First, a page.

Imperialistic Russia In Shakespeare's The Government Inspector
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Section A: The play, its context and the ideas presented.
My initial reaction to ‘The Government Inspector’
‘The Government Inspector’ exposes imperialistic Russia in the most satiric and comical way possible. For me, the play kickstarted when Khlestakov, a minor St Petersburg clerk, is mistaken for the government inspector. Everything from the high energy buzz of all the characters (Dobchinsky and Bobchinsky appealed to me the most with their constant bickering and humorous conversations) to the brilliantly planned out plot made this play into the masterpiece it is.
Gogol’s Life and Inspiration for The Government Inspector
Nikolai Gogol was boring in Sorochyntsi, Ukraine in 1809 and passed away in 1852. From 1820 to 1828, Gogol developed a deep…show more content… the Governor’s office, the drawing room of the Governor’s house, the Inn) but all in a small provincial town.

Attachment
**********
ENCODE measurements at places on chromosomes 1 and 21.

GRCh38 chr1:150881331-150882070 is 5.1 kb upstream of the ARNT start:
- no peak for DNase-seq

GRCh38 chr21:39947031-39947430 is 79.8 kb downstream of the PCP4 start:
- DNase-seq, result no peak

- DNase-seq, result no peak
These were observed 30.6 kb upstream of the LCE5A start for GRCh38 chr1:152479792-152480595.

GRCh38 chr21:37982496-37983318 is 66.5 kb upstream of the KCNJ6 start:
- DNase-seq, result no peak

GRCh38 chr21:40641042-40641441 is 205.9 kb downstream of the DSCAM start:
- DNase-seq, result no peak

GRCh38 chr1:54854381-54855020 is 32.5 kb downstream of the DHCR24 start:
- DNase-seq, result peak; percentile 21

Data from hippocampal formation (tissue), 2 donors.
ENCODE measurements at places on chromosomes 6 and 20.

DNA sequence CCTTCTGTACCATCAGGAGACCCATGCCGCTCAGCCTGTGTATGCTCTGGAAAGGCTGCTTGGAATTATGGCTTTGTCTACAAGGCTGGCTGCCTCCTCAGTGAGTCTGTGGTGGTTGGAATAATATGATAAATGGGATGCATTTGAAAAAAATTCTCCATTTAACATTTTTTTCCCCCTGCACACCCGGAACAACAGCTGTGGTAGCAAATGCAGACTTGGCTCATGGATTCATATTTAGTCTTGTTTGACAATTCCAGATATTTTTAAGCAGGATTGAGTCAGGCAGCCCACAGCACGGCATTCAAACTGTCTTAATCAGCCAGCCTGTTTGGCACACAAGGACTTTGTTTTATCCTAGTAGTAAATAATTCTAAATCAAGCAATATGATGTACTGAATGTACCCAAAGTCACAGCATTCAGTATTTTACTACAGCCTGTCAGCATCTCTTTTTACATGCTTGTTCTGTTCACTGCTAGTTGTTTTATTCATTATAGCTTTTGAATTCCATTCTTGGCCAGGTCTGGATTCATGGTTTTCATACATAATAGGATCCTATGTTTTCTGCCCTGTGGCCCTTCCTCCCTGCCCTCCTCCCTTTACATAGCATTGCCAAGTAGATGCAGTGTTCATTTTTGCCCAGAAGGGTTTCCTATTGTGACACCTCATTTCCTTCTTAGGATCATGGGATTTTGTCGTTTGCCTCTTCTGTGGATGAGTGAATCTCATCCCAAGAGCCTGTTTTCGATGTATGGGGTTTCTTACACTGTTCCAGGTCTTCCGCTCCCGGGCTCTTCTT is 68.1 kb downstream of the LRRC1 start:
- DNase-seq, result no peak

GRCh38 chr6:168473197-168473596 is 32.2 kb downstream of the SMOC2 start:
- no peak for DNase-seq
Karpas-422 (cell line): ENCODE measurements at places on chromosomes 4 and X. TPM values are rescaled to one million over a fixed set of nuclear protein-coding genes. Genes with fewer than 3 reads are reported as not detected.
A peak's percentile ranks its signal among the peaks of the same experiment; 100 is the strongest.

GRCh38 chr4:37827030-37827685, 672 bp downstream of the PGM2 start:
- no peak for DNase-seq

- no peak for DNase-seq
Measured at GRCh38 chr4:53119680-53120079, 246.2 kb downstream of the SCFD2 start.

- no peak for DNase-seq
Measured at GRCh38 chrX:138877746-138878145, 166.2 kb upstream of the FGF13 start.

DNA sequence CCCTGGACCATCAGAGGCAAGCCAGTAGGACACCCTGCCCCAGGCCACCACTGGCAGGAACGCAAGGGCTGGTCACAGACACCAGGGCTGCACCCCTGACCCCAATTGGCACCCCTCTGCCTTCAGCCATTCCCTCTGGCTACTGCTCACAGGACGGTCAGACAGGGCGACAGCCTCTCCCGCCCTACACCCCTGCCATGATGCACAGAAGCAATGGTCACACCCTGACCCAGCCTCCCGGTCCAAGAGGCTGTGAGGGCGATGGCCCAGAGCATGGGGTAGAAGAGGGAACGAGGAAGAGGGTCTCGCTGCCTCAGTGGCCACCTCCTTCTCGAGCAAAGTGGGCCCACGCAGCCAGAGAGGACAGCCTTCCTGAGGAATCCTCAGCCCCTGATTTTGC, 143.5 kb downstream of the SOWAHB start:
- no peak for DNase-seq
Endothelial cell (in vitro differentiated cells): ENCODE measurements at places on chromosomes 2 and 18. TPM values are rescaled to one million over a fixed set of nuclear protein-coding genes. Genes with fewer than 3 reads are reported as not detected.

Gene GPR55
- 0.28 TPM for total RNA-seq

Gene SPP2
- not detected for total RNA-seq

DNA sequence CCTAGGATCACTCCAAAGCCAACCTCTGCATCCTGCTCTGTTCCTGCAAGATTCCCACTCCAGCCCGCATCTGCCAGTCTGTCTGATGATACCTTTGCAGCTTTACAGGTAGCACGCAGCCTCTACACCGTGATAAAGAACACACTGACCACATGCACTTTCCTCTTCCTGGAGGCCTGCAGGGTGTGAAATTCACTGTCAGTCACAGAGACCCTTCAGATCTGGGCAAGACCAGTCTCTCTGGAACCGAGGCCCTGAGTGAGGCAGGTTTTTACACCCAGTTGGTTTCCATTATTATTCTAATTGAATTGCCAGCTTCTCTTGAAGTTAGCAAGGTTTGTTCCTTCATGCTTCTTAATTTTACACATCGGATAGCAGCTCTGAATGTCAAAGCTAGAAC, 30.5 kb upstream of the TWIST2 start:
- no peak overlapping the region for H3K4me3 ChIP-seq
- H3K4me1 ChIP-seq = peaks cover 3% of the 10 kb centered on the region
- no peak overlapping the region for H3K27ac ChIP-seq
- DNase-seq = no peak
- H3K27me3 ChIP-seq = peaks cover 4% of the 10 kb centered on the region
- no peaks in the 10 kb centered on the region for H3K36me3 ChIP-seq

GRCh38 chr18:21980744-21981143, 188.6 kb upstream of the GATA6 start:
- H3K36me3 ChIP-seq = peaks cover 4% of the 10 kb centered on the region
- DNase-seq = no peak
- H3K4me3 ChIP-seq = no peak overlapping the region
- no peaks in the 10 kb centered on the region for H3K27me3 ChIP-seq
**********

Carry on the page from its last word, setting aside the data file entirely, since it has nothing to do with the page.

The characters in ‘The Government Inspector’ highlight the comical aspect of the play as they introduce the illogicality and the logic of the plot to the audience. Neoclassicism played a major role in how Gogol portrayed these characters; as a result, the characters are traditional. They are also “grotesque, but not completely without hope.”
Character Analysis: Has considerable power. Though he is a man who accepts bribes (shows the corruption of the government), he takes it with dignity. Gogol portrays him as a dynamic character as “his expression changes rapidly from fear to joy, for he’s a rough-edged character,” as said in the director’s notes.
Costume: (Taken from Director’s notes) He is normally dressed in a frock-coat with button-holes, wears spurred jack-boots. His hair is short and grizzled.